Stewards Academy, Harlow achieved an altitude of 39,876 metres. Their call sign was SWARDS and had a nominal frequency of 434.050 MHz USB and 300 bps data rate.

The Prospects College of Advanced Technology, Basildon reached an altitude of 38,659 metres with their balloon, call sign PROSP, which transmitted on a nominal frequency of 434.150 MHz USB with a 300 bps data rate.

All three balloons transmitted images using SSDV. Individual packets from an image were received by radio amateurs across the UK and NE Europe and automatically uploaded to a central server with the final image being built up from all the good packets and displayed on the web for all to see.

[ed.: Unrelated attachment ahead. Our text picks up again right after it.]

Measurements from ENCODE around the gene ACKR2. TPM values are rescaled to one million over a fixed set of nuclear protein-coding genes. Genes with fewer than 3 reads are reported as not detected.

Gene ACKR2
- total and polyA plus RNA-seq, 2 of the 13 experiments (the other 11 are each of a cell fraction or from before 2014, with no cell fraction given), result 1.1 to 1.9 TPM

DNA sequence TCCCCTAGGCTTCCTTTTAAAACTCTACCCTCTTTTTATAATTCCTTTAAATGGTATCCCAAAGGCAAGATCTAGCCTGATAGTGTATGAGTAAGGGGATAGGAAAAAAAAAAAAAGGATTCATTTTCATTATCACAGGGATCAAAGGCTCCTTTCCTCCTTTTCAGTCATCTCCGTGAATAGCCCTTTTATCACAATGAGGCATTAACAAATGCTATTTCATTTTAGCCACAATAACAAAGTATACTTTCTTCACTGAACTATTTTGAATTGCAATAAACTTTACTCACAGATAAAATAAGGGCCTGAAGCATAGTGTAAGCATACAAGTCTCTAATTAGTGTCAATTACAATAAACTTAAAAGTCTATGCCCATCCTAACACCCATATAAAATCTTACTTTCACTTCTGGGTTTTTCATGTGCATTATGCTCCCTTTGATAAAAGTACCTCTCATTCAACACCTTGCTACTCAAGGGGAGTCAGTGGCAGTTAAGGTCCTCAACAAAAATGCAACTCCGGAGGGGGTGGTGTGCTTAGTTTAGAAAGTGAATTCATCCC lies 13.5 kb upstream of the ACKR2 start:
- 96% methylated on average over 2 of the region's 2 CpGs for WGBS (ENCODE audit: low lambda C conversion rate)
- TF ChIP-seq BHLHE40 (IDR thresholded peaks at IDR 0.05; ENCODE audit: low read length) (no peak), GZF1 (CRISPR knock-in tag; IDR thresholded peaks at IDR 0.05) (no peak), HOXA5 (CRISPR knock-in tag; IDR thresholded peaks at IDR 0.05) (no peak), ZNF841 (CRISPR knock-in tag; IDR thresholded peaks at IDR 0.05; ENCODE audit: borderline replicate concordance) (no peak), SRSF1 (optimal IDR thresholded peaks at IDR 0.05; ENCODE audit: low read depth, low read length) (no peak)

The SSDV images transmitted by the balloons can be seen at:
http://ssdv.habhub.org/SWARDS
http://ssdv.habhub.org/BWELLS
http://ssdv.habhub.org/PROSP

The balloon tracks were displayed live on the web at http://tracker.habhub.org/ and may still be available to view if you select the option to display the past 3 days.

The balloons carried a Raspberry Pi computer board and a Pi in The Sky (PITS) high altitude balloon tracker. On May 24 Chelmsford radio amateur Chris Stubbs M6EDF carried out a test of the PITS tracker for Essex Council, read his report at http://chris-stubbs.co.uk/wp/?p=578

Pi in The Sky project
http://pi-in-the-sky.com/
https://twitter.com/pitsproject

High Altitude Balloon links for online tracking, UKHAS mail list / chat room, WebSDR and SSDV
http://amsat-uk.org/beginners/balloons/

MADHEN EGGSPLORER-1 Balloon Launch